“I don’t think there is anything wrong with having an affordable ticket price to cover the cost of the food,” says Roseth, “and members seem to understand this. Of course all members can attend the business meeting, whether or not they purchase tickets.” The Lakewinds annual meeting usually features a guest speaker, and other co-ops have played with that format as well, usually choosing someone from the non-profit, co-op, or wellness sectors.
“We once had a near disaster,” says Jeanne Lakso, marketing and membership manager at Linden Hills Co-op in Minneapolis, Minnesota. “On the day of the meeting I got a call from the very popular speaker we had booked, a woman who talks about the importance of humor as a tool for healing. She was sick and couldn’t make it: how funny is that?”
Lakso got on the phone and worked her relationships, inviting a local Pilates practitioner (a co-op member) to fill in. “The seventy people at the meeting were a little surprised when they were asked to do a bit of stretching, but it turned out to be a very enjoyable time.”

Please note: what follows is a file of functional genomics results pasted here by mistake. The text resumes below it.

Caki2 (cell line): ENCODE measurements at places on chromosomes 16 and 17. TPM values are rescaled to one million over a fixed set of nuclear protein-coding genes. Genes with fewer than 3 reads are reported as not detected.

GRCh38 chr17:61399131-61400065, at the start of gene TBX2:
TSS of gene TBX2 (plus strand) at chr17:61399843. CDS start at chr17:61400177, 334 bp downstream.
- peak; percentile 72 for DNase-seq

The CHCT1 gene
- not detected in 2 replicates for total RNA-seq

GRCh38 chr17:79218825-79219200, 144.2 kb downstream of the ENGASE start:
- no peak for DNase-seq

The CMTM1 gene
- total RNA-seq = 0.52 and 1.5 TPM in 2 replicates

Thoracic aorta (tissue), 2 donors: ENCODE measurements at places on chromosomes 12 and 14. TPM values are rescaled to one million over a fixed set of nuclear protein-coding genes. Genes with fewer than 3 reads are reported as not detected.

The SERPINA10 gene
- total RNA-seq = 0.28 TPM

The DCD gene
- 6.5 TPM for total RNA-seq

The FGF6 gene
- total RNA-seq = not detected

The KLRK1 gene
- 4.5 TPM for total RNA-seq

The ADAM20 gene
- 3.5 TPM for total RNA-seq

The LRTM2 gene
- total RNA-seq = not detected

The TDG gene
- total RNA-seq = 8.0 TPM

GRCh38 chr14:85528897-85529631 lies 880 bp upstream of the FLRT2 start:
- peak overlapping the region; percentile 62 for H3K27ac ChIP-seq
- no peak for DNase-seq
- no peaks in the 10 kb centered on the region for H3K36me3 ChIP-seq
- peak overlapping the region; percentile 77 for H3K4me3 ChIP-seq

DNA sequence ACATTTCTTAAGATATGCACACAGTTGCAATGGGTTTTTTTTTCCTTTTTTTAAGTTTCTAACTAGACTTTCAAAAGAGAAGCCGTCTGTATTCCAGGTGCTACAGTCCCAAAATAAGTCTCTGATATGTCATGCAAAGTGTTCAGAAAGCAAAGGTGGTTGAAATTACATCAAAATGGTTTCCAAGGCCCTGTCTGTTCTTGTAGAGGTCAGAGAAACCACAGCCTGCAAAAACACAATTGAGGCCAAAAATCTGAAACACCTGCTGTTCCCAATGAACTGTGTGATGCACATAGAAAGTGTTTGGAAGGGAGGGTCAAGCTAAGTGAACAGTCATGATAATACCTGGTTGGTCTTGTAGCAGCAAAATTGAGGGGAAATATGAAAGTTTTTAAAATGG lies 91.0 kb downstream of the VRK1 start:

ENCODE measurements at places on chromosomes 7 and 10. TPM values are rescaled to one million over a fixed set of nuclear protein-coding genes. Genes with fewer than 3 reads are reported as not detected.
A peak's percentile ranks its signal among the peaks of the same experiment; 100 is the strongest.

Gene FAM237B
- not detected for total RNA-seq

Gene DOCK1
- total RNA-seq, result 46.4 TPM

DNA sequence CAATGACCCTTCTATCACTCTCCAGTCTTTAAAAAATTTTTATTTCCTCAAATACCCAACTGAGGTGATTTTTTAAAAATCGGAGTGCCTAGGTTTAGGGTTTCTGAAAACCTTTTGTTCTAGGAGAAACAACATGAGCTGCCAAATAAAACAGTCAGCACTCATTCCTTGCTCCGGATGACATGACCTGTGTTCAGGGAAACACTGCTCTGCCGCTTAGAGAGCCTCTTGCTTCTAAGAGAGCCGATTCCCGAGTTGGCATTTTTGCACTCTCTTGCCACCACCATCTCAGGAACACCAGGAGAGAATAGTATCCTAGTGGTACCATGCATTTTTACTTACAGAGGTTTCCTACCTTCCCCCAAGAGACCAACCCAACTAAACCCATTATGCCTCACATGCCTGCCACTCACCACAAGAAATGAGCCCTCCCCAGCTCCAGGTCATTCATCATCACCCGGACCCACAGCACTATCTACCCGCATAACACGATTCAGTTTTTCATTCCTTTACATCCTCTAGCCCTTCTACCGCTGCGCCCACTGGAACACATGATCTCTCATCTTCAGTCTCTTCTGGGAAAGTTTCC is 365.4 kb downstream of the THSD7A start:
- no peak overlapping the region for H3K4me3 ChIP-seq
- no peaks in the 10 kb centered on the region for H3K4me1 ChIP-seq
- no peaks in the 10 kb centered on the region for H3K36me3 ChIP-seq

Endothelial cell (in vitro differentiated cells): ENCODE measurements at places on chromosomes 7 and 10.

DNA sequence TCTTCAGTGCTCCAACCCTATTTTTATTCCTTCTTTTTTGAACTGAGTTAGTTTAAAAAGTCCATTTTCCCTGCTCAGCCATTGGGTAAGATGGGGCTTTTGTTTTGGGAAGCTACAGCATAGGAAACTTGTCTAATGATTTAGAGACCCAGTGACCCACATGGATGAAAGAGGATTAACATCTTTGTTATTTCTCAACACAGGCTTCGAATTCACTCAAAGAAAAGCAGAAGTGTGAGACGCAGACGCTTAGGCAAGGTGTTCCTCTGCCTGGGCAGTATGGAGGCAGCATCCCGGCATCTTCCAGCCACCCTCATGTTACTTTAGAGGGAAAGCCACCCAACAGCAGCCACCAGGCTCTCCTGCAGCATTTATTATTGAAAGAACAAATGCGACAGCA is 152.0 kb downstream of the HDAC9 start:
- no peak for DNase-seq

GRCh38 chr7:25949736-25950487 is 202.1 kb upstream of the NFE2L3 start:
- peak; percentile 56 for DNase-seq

“Positive owner experiences are key to furthering the cooperative model of business and growing the movement,” says Robynn Shrader, who in a previous role as marketing manager at New Pioneer helped organize the PiFest, an annual meeting celebrating the co-op’s 25th anniversary.
When planning your annual meeting, it pays to stretch and try something fresh. “You know that thing that happens at a good party, where everyone is in the kitchen?” asks Annie Hoy, owner services manager at Ashland Co-op in Ashland, Oregon. “That’s the feeling we want to achieve.”
Creative programming and careful planning produce a positive echo throughout the organization. All across our co-op network we are witnessing annual meetings that reflect the success of our stores, and one thing is clear: pleasure can now come to the table at this event.